Pelvic injury sidelined

defenseman for two years

It was almost exactly two years ago that defenseman Tom Poti last played a game for the Capitals. It appeared he would never wear their uniform again.

But Poti was all smiles Thursday at Kettler Iceplex. He was back skating with his teammates, the groin injury and pelvic fracture that derailed his career apparently behind him. Whether Poti, 35, still can play at a high enough level to crack the NHL roster remains to be seen, however.

"All I'm asking for is a chance. I don't want anything special, no handouts, no nothing," Poti said. "I just want to go out and play. And if they think I can play and think I can help the team, then I'm willing to do whatever it takes."

Twice early in the 2010-11 season Poti was sidelined by a groin injury. It was nothing new. He had dealt with one in some form periodically throughout his career. But during a Dec. 21, 2010, game against the New Jersey Devils at Verizon Center, he and Dainius Zubrus crashed into the boards early in the second period on a fresh sheet of ice. Poti felt a pop and figured it was his groin again. But this time it actually was a pelvic fracture -- something that took weeks to diagnose and then only after meeting with a specialist. He played just four more games that season before calling it quits early in a Jan. 12 contest at Tampa Bay.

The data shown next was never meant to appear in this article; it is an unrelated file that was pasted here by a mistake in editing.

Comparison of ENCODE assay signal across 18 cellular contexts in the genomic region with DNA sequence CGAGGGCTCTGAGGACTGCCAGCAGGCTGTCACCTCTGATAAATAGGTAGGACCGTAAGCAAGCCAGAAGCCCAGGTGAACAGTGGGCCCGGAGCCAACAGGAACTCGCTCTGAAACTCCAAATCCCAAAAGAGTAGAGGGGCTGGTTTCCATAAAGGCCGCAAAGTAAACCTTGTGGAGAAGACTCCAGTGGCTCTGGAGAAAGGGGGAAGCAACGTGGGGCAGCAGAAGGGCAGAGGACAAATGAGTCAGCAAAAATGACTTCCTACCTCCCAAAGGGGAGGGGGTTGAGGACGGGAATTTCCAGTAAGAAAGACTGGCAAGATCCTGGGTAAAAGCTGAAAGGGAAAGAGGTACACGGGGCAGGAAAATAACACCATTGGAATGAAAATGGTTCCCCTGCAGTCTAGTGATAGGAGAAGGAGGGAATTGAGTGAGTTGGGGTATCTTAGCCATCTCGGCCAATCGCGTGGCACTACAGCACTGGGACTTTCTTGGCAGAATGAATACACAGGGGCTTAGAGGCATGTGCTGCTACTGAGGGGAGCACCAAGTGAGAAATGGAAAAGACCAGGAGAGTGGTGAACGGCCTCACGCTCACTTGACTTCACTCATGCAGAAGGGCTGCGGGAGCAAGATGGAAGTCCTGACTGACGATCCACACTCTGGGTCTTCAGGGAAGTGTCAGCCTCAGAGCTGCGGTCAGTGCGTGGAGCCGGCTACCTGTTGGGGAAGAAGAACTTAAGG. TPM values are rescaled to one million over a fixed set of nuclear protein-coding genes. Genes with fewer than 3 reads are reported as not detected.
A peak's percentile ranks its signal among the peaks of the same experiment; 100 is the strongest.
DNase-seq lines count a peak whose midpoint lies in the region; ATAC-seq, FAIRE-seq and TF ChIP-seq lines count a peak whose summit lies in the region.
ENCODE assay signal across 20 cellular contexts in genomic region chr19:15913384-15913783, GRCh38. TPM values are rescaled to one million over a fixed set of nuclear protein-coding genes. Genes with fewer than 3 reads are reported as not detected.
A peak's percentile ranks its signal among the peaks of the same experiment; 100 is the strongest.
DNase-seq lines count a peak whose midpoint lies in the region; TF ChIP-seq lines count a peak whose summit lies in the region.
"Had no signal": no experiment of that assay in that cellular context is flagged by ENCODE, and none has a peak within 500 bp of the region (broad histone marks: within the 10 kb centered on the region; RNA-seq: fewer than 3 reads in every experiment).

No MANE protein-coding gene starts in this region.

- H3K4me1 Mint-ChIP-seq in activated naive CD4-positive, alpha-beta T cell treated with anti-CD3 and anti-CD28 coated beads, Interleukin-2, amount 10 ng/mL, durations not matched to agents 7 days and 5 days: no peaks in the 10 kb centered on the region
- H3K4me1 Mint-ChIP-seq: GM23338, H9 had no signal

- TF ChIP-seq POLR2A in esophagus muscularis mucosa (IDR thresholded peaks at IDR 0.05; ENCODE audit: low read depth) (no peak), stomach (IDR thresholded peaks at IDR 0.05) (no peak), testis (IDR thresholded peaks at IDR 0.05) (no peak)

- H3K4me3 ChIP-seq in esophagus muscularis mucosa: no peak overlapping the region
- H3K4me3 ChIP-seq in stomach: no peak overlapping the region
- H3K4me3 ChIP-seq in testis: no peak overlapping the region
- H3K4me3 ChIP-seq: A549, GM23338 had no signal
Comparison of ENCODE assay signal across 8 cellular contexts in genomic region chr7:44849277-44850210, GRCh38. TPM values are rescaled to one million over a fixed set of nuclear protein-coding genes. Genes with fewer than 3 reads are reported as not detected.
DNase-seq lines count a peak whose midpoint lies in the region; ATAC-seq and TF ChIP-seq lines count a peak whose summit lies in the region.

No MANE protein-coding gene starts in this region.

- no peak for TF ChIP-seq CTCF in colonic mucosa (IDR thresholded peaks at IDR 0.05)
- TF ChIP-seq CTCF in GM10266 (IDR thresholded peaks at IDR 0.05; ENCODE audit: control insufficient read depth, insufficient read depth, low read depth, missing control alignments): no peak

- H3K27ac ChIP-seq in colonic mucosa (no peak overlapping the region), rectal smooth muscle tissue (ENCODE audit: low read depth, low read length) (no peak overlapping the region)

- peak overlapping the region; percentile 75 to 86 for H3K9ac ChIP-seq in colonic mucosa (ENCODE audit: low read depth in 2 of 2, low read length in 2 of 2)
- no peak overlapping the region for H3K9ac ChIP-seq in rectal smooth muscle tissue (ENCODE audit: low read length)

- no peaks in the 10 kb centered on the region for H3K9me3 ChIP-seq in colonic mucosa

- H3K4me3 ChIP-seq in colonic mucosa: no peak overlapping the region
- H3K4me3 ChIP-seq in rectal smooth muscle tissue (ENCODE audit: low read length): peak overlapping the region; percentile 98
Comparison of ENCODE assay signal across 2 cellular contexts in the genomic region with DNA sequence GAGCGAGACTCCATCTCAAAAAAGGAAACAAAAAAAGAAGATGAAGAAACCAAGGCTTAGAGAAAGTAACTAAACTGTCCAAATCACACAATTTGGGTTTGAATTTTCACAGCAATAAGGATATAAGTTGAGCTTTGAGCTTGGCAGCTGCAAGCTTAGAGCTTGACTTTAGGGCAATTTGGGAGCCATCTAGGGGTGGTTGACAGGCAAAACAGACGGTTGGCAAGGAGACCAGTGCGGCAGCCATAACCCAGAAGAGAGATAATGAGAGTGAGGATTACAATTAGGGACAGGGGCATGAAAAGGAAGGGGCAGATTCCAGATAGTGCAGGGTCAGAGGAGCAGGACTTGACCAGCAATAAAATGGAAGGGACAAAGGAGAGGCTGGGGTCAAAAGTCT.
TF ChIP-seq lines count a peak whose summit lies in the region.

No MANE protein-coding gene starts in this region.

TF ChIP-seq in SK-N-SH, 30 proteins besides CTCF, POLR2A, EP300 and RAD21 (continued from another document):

Poti tried to return for the Stanley Cup playoffs later that season. But by continuing to skate with the fracture to stay in shape, he eventually did more harm than good. He has no regrets, though. Washington was a legitimate title contender that season, and Poti felt he had to roll the dice. But it didn't work out. It wasn't until this summer, after long periods of rest and inactivity, that he started feeling like himself again and this fall that he felt confident enough to test it skating with other NHL players in his hometown of Boston during the lockout.

Poti is a 12-year NHL veteran. For three years in a row he averaged more than 21 minutes per game on the Caps' blueline, a steady presence on a team that at the time was filled with young defensemen like Mike Green, John Carlson and Karl Alzner. He contributed at the offensive end, too, with 29 points in 2007-08 and 24 points in 2009-10. He would be an instant upgrade at the position -- if he finds his old form. That is a question Washington needs answered quickly.

"[Poti] plays that style of game where he doesn't have to exert himself too much to get the job done, and that's something you can really, really learn from," Alzner said. "That's kind of the way I like to play as well. You see a lot of guys that go out there and they go a million miles an hour and they tire out and they make mistakes. Tom doesn't do that. It's nice to be able to see how he can slow it down but still make the smart, simple plays."